Adults in poverty are not the only ones who have an increased likelihood of experiencing mental health conditions and drug abuse, the likelihood of these occurring is also increased for children. As stated by the National Center for Children in Poverty, 21 percent of all children live in families that are below the level of poverty. Not only are children in poverty at high risk for mental health problems, but they are also at a higher risk for behavioral and social problems. This increased risk also includes foster care youth.

Between ½ and ¾ of youth who enter foster care exhibit social or behavioral problems that necessitate mental health assistance. High rates of mental disability are also shown in youth who have “aged out” of foster care. More than 7 times the rate of drug dependence is experienced by former foster youth and about 2 percent the rate of alcohol dependence than the general population experiences. These statistics only show us the cycle of poverty and mental illness are able to continue.

Mental Health Conditions and Addiction

Individuals with mental health conditions often self-medicate by using alcohol or drugs to numb their psychological and physical pain. To feel normal, these individuals depend on these substances after a while. Addiction may occur for those individuals who regularly use substances, regardless of the negative consequences.

Addiction changes the brain’s chemistry and is considered a mental illness. Areas of the brain in charge of decision-making, thinking, and pleasure are altered with drugs and alcohol. A severe substance use disorder can make an individual act compulsively, experience many health problems, and have difficulty handling everyday tasks.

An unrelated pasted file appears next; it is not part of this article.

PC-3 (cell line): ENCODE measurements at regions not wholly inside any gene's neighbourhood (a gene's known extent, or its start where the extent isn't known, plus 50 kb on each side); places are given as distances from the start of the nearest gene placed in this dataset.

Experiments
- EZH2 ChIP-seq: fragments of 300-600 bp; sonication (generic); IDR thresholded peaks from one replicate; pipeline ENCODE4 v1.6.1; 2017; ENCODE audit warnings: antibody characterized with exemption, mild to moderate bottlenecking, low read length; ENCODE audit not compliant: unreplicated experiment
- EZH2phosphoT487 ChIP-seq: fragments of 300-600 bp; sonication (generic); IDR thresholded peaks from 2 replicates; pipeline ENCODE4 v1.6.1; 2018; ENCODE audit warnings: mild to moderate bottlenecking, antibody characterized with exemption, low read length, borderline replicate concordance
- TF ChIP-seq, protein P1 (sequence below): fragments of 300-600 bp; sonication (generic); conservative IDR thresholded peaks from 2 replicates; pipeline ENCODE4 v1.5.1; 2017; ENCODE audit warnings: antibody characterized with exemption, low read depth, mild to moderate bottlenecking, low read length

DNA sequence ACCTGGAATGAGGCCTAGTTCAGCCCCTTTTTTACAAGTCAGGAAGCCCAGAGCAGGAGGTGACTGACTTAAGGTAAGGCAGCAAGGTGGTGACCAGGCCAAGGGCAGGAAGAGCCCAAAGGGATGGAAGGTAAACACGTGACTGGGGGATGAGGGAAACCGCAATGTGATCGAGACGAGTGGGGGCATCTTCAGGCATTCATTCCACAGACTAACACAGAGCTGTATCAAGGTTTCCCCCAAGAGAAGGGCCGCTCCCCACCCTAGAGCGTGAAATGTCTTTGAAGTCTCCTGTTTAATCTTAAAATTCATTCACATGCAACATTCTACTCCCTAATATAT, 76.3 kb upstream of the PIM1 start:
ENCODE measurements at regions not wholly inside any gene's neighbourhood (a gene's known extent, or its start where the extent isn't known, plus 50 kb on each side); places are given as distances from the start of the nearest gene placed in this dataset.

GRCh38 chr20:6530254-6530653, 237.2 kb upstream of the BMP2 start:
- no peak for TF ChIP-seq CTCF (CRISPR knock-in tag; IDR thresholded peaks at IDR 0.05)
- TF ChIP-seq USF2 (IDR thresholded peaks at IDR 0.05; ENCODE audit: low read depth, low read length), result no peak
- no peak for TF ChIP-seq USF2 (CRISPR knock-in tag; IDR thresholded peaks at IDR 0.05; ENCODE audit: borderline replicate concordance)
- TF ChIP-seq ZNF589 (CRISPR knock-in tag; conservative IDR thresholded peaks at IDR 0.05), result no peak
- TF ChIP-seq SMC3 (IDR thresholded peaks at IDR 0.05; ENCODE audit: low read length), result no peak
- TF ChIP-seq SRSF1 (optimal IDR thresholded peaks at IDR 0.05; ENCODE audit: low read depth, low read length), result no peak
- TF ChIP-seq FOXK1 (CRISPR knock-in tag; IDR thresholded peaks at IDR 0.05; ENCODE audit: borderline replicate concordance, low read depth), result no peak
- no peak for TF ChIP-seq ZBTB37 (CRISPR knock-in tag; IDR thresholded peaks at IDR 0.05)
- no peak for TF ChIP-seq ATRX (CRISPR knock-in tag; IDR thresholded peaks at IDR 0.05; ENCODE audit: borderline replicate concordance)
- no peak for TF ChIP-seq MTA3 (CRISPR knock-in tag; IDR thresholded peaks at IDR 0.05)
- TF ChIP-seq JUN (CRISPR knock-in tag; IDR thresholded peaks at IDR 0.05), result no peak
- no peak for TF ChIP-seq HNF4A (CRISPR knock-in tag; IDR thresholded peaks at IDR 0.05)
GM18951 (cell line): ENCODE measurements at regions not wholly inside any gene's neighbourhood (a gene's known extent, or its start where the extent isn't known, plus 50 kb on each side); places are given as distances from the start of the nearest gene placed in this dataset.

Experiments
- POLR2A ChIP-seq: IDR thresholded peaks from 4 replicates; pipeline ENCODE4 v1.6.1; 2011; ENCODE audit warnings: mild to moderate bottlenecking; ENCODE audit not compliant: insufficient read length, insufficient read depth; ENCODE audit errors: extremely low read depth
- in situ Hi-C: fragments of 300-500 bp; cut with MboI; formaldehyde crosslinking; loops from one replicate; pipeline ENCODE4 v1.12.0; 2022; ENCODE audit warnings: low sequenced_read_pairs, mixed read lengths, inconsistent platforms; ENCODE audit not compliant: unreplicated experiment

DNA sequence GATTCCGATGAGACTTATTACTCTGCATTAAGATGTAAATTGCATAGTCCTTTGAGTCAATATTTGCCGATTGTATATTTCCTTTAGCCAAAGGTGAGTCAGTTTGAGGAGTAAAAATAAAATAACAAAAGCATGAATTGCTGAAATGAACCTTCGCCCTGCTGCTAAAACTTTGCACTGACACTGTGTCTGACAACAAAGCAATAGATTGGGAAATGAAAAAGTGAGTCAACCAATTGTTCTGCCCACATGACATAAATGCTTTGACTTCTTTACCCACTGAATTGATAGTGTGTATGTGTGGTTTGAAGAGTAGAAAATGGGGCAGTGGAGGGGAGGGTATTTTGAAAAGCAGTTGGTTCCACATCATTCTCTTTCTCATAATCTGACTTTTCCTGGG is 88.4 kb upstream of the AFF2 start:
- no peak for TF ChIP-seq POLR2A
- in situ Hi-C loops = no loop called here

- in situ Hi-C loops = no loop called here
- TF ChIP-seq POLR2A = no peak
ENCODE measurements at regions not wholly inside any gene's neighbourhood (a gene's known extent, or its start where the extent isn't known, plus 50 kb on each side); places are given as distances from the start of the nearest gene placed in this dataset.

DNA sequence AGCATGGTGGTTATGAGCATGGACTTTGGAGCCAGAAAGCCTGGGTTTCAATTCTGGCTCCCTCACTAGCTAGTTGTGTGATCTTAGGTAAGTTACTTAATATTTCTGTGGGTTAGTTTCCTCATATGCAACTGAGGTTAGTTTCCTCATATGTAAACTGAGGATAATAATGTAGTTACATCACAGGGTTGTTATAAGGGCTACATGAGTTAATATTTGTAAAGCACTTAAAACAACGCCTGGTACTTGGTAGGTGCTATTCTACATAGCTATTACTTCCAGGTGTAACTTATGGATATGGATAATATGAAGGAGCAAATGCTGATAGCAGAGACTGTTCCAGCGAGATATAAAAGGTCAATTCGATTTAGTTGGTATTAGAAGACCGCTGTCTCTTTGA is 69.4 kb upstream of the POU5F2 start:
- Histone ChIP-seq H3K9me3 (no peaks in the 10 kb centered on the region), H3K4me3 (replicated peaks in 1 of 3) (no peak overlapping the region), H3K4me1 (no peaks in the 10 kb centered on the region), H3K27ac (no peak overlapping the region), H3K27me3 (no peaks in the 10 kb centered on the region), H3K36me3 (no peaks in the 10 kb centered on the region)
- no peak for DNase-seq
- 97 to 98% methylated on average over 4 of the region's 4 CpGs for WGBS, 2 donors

Poor communities see more drug use than wealthier ones. In fact, as stated by the Center for Disease Control, those with an annual income of below 20 thousand used heroin more than those with an annual income of 50 thousand or more.

The Need for Treatment

Seeking treatment for a mental health condition is of extreme importance. Unfortunately, many individuals who experience these conditions fail to seek treatment for various reasons and one of those is lack of practicing psychologists, psychiatrists, or social workers. In addition to a lack of providers, those not on Medicaid may have certain medications with high out-of-pocket costs or are not covered in the individual’s insurance.

If we expect to make a difference, better access to mental health care is needed for those in poverty.

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Medical disclaimer:

Sunshine Behavioral Health strives to help people who are facing substance use disorder, addiction, mental health disorders, or a combination of these conditions. It does this by providing compassionate care and evidence-based content that addresses health, treatment, and recovery.

Licensed medical professionals review material we publish on our site. The material is not a substitute for qualified medical diagnoses, treatment, or advice. It should not be used to replace the suggestions of your personal physician or other health care professionals.